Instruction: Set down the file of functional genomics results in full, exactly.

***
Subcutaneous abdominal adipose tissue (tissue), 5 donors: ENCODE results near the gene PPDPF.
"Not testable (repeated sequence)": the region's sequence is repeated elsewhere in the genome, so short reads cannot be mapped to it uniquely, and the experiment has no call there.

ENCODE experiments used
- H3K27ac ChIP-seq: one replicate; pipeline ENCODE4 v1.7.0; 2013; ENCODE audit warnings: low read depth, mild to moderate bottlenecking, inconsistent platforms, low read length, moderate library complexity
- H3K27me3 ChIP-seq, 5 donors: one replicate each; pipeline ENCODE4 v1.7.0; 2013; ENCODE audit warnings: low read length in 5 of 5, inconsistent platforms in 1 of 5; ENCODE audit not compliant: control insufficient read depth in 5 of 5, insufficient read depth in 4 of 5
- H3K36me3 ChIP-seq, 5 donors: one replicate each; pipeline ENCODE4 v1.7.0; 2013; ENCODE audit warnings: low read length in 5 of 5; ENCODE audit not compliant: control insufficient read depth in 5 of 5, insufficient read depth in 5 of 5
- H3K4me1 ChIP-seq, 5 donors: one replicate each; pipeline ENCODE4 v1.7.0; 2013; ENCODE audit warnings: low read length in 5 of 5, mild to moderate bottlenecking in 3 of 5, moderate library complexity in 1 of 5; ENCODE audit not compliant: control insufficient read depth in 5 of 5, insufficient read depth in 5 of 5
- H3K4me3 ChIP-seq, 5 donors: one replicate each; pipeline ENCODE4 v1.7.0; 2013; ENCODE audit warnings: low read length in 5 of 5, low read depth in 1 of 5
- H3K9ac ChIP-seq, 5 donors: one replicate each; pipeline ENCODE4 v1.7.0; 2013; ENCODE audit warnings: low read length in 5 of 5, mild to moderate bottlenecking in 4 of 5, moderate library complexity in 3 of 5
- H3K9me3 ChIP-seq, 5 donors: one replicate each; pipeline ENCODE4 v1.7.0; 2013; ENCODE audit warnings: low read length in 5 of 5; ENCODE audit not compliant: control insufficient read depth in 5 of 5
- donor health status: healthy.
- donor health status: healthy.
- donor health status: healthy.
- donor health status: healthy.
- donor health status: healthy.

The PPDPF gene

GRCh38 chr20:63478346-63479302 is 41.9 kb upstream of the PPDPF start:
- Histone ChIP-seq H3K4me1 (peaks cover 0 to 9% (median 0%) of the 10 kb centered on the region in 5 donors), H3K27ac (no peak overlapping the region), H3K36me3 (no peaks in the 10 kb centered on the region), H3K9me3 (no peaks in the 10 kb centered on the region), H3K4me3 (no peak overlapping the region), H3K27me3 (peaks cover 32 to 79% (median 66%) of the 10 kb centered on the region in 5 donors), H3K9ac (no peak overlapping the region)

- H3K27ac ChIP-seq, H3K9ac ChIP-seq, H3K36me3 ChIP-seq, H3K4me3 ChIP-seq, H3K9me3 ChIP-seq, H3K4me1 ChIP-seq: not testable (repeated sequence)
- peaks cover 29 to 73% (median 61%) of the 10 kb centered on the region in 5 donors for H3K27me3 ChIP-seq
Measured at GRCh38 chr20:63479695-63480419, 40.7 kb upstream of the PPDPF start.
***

Subcutaneous abdominal adipose tissue (tissue), 5 donors: ENCODE results near the gene PPDPF.
"Not testable (repeated sequence)": the region's sequence is repeated elsewhere in the genome, so short reads cannot be mapped to it uniquely, and the experiment has no call there.

ENCODE experiments used
- H3K27ac ChIP-seq: one replicate; pipeline ENCODE4 v1.7.0; 2013; ENCODE audit warnings: low read depth, mild to moderate bottlenecking, inconsistent platforms, low read length, moderate library complexity
- H3K27me3 ChIP-seq, 5 donors: one replicate each; pipeline ENCODE4 v1.7.0; 2013; ENCODE audit warnings: low read length in 5 of 5, inconsistent platforms in 1 of 5; ENCODE audit not compliant: control insufficient read depth in 5 of 5, insufficient read depth in 4 of 5
- H3K36me3 ChIP-seq, 5 donors: one replicate each; pipeline ENCODE4 v1.7.0; 2013; ENCODE audit warnings: low read length in 5 of 5; ENCODE audit not compliant: control insufficient read depth in 5 of 5, insufficient read depth in 5 of 5
- H3K4me1 ChIP-seq, 5 donors: one replicate each; pipeline ENCODE4 v1.7.0; 2013; ENCODE audit warnings: low read length in 5 of 5, mild to moderate bottlenecking in 3 of 5, moderate library complexity in 1 of 5; ENCODE audit not compliant: control insufficient read depth in 5 of 5, insufficient read depth in 5 of 5
- H3K4me3 ChIP-seq, 5 donors: one replicate each; pipeline ENCODE4 v1.7.0; 2013; ENCODE audit warnings: low read length in 5 of 5, low read depth in 1 of 5
- H3K9ac ChIP-seq, 5 donors: one replicate each; pipeline ENCODE4 v1.7.0; 2013; ENCODE audit warnings: low read length in 5 of 5, mild to moderate bottlenecking in 4 of 5, moderate library complexity in 3 of 5
- H3K9me3 ChIP-seq, 5 donors: one replicate each; pipeline ENCODE4 v1.7.0; 2013; ENCODE audit warnings: low read length in 5 of 5; ENCODE audit not compliant: control insufficient read depth in 5 of 5
- donor health status: healthy.
- donor health status: healthy.
- donor health status: healthy.
- donor health status: healthy.
- donor health status: healthy.

The PPDPF gene

GRCh38 chr20:63478346-63479302 is 41.9 kb upstream of the PPDPF start:
- Histone ChIP-seq H3K4me1 (peaks cover 0 to 9% (median 0%) of the 10 kb centered on the region in 5 donors), H3K27ac (no peak overlapping the region), H3K36me3 (no peaks in the 10 kb centered on the region), H3K9me3 (no peaks in the 10 kb centered on the region), H3K4me3 (no peak overlapping the region), H3K27me3 (peaks cover 32 to 79% (median 66%) of the 10 kb centered on the region in 5 donors), H3K9ac (no peak overlapping the region)

- H3K27ac ChIP-seq, H3K9ac ChIP-seq, H3K36me3 ChIP-seq, H3K4me3 ChIP-seq, H3K9me3 ChIP-seq, H3K4me1 ChIP-seq: not testable (repeated sequence)
- peaks cover 29 to 73% (median 61%) of the 10 kb centered on the region in 5 donors for H3K27me3 ChIP-seq
Measured at GRCh38 chr20:63479695-63480419, 40.7 kb upstream of the PPDPF start.